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How to Hire to Wire

When your home was built, were televisions, home computers and microwave ovens even invented yet? On average, people today have more high-tech appliances and electrical products – which draw more power and require more outlets – than in the past.

How do you know if your home is properly wired or in need or repairs or upgrades? Ask yourself these questions:

  • Is your home 40 years old or more?
  • Are you “piggybacking” plugs or using plug strips because you don’t have enough outlets?
  • Do you have only 100-amp service at your breaker box? (Generally, homes today need 200-amp service – some larger homes even require 400-amp service.)
  • Do you have two-hole instead of grounded (three-hole) outlets?
  • Do your lights frequently dim or brighten when you turn on appliances?
  • Do you have outlets near water – in your kitchen, bath, laundry room, basement or outdoors – that are not GFCI (ground fault circuit interrupter) equipped?
  • Do your circuit breakers trip or fuses blow frequently?
  • Do you have aluminum wiring?
  • Do you have knob and tube wiring (also known as rope and pole)?
  • Do you ever feel a tingling sensation when you plug in or unplug electrical equipment?*
  • Do you ever see sparks or smoke at your outlets?*
  • Do you ever notice a burning smell around outlets or switches?*
If you answered “yes” to any of these questions, it’s a good idea to consult with an electrician. Electrical problems can not only result in damage to your computer, TV, appliances and other electrical equipment, but they can also cause fires.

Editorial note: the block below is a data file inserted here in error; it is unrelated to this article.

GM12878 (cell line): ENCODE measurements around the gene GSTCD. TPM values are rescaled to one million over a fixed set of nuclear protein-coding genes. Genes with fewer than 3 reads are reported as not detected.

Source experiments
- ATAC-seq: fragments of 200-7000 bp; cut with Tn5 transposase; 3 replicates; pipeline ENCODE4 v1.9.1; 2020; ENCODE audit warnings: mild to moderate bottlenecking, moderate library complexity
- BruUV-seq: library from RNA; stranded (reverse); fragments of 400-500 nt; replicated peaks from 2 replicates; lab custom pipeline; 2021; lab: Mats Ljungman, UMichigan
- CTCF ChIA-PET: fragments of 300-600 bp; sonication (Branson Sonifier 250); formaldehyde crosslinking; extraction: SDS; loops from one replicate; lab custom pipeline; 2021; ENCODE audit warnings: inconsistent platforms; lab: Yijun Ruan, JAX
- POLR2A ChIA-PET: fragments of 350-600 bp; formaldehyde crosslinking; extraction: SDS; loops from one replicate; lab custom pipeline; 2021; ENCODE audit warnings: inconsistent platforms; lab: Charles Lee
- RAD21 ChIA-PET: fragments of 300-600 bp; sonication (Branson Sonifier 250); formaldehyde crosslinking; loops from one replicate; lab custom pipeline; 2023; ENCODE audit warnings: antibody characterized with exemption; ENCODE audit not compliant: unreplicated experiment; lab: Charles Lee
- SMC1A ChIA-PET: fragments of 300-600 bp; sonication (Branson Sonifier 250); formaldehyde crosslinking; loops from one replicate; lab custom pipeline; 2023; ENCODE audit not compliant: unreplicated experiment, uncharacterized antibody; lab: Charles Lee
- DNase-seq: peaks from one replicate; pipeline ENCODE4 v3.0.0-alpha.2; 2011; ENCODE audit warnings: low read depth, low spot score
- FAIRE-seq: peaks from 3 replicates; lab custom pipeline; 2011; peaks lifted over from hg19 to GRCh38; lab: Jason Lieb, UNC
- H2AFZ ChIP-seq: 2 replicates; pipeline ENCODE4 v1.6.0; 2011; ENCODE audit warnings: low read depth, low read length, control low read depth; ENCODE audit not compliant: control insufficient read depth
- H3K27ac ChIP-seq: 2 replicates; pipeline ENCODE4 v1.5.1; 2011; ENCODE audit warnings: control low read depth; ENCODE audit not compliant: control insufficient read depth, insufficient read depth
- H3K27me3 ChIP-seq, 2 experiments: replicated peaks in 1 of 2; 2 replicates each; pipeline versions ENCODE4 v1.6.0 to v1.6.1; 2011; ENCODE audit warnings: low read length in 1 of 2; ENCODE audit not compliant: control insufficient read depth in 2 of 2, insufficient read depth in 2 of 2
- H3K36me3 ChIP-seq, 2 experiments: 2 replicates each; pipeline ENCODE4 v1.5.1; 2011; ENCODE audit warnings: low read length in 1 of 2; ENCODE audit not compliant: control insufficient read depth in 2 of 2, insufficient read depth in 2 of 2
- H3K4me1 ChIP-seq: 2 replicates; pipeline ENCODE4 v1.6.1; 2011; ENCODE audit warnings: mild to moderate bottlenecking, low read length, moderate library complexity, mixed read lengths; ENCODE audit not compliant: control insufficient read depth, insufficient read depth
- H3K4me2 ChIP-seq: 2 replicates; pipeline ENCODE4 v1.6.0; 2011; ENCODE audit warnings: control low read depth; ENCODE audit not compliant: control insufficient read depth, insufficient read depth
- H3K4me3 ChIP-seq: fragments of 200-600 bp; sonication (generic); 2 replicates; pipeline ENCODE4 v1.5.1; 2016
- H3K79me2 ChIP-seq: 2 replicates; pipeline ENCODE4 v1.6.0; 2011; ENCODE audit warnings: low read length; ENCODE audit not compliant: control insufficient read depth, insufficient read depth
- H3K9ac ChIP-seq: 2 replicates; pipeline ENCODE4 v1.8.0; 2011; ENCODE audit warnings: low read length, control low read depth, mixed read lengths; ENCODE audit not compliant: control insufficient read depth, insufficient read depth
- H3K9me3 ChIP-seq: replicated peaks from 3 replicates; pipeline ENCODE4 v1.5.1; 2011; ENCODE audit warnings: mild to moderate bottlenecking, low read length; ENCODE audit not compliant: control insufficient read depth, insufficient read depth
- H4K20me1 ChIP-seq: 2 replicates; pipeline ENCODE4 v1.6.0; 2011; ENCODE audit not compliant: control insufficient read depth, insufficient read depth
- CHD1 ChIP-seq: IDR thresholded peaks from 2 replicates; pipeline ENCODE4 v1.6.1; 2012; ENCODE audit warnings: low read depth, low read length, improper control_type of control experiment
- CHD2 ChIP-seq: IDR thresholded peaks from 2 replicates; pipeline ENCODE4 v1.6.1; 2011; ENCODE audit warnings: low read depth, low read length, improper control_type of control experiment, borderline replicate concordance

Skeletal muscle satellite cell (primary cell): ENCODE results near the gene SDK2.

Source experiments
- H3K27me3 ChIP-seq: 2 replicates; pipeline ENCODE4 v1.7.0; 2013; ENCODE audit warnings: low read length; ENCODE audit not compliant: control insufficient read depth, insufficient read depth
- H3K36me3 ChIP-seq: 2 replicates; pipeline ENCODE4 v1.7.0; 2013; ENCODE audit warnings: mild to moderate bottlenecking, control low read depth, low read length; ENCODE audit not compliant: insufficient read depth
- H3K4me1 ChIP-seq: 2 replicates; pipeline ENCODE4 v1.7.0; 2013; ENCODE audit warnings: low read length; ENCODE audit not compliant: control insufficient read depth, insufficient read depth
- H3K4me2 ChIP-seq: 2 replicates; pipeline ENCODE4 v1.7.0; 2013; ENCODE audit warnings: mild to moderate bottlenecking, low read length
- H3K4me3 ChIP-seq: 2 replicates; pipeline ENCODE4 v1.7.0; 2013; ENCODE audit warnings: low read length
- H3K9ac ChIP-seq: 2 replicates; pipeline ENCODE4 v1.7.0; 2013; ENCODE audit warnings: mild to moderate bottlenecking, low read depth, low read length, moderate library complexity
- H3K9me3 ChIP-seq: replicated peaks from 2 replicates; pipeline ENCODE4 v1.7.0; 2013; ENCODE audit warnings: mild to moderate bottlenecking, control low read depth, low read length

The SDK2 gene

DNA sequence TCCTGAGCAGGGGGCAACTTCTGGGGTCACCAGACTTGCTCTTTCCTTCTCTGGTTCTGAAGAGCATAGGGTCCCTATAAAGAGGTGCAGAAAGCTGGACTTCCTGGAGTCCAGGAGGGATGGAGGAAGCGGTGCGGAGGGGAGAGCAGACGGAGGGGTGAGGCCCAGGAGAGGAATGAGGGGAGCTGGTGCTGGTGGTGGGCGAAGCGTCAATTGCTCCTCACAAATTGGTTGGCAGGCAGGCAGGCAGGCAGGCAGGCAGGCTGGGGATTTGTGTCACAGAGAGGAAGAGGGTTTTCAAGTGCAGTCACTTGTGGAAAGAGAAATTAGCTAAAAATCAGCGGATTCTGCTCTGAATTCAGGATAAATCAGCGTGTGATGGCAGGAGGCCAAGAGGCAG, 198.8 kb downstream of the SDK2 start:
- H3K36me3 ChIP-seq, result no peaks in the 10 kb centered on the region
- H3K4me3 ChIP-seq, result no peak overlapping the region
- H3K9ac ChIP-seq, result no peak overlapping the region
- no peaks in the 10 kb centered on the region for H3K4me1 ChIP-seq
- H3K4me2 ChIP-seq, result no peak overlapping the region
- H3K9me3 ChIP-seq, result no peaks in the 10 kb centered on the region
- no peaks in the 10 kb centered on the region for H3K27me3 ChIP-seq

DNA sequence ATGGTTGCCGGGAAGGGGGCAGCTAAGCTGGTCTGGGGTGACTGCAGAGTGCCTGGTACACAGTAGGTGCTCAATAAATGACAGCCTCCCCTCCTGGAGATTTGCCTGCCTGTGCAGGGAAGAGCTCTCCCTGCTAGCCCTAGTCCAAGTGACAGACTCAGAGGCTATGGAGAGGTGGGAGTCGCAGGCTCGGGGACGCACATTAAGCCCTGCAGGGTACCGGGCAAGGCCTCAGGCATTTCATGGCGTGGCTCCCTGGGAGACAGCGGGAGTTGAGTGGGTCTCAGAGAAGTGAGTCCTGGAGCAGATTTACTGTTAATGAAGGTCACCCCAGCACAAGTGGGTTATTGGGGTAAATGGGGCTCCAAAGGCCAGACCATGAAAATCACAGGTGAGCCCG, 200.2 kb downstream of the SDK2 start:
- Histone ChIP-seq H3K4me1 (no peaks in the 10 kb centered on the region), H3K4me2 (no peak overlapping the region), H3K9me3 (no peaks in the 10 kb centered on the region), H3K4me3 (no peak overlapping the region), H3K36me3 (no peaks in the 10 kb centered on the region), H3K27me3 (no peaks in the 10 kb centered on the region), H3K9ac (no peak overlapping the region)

*WARNING! If you answered yes to any of these last three questions, call an electrician immediately – these are dangerous warning signs!

Choosing an electrician

A great place to start is with personal recommendations. Have neighbors or relatives had electrical work performed recently and would they use that electrician again? You could also look in the phone book and see who has been in business a long time – that’s often a good sign of a reliable contractor. Make sure they are licensed, bonded and insured. It doesn’t hurt to check with the Better Business Bureau, too.

When hiring any contractor, it makes sense to get several estimates. Make sure you’re clear on the terms. Do they charge an hourly rate or a flat bid? Do they charge travel time? If the company sends more than one electrician, is the hourly charge per person? But when making the final decision, don’t just go for the low bid – consider qualifications and experience, your personal impressions and references from happy customers.

For more information, read the “Bringing in an Electrician” article on the This Old House web site.